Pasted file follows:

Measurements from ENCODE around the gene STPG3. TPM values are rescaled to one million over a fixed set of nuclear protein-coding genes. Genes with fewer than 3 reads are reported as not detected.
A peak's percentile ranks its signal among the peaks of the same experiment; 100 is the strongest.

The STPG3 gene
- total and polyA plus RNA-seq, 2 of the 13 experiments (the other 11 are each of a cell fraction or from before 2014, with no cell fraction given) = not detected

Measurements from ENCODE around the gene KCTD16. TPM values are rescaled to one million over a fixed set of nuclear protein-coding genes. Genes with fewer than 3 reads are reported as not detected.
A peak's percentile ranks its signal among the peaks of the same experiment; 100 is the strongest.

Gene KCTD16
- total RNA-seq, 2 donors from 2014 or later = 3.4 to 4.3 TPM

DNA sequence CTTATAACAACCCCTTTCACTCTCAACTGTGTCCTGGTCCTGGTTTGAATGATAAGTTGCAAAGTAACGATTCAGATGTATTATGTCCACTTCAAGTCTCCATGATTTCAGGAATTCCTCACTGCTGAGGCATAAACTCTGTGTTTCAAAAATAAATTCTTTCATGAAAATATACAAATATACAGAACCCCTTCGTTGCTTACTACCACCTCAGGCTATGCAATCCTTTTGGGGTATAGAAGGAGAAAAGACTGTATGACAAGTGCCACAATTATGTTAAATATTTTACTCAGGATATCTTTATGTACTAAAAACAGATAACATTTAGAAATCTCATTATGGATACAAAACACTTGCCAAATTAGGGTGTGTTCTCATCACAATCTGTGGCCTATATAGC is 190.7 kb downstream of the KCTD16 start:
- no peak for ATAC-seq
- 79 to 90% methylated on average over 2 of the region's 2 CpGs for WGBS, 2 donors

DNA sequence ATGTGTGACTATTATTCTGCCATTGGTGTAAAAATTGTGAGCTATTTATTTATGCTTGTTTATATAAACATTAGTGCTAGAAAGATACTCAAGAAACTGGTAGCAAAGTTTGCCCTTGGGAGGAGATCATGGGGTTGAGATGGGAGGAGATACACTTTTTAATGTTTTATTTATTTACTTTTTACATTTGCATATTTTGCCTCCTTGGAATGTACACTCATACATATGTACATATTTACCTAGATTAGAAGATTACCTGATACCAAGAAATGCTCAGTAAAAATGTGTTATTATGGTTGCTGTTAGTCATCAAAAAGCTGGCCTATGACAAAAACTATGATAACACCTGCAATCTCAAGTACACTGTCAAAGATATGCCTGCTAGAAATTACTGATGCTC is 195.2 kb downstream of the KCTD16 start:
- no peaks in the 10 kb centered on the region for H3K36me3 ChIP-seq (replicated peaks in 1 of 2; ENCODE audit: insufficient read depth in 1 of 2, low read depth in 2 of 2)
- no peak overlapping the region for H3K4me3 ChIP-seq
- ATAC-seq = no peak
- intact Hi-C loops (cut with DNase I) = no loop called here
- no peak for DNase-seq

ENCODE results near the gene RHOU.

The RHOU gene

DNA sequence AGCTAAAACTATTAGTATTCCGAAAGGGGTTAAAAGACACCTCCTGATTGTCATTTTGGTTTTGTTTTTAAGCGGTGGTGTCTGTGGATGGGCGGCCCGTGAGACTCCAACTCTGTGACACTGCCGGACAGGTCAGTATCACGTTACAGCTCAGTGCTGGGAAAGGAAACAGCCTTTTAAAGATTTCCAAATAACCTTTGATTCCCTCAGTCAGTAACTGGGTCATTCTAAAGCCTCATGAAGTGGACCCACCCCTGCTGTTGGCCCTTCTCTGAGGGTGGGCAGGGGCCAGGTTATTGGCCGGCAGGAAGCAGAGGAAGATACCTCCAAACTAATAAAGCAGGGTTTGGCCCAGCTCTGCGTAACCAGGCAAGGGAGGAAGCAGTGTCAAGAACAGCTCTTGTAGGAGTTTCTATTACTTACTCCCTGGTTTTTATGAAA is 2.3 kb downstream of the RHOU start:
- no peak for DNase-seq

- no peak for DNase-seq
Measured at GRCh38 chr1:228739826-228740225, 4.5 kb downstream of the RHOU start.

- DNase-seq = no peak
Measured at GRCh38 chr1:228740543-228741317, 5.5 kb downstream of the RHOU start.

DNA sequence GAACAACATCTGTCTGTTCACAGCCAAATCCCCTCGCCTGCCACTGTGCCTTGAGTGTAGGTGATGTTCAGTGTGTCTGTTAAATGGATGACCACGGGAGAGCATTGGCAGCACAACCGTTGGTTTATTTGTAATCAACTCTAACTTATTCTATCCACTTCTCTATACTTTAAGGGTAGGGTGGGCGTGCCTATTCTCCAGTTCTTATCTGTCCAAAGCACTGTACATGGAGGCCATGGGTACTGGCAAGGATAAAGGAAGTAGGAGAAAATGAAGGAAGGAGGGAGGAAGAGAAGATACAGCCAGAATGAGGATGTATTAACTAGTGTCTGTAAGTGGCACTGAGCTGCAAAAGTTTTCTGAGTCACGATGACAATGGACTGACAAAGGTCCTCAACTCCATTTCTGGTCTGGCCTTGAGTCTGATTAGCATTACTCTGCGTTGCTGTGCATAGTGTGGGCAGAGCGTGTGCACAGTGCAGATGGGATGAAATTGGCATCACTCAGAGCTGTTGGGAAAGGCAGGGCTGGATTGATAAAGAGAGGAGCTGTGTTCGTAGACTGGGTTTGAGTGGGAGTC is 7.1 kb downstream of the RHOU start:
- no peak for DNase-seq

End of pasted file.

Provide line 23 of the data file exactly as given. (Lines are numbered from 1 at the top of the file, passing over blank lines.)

Measured at GRCh38 chr1:228739826-228740225, 4.5 kb downstream of the RHOU start.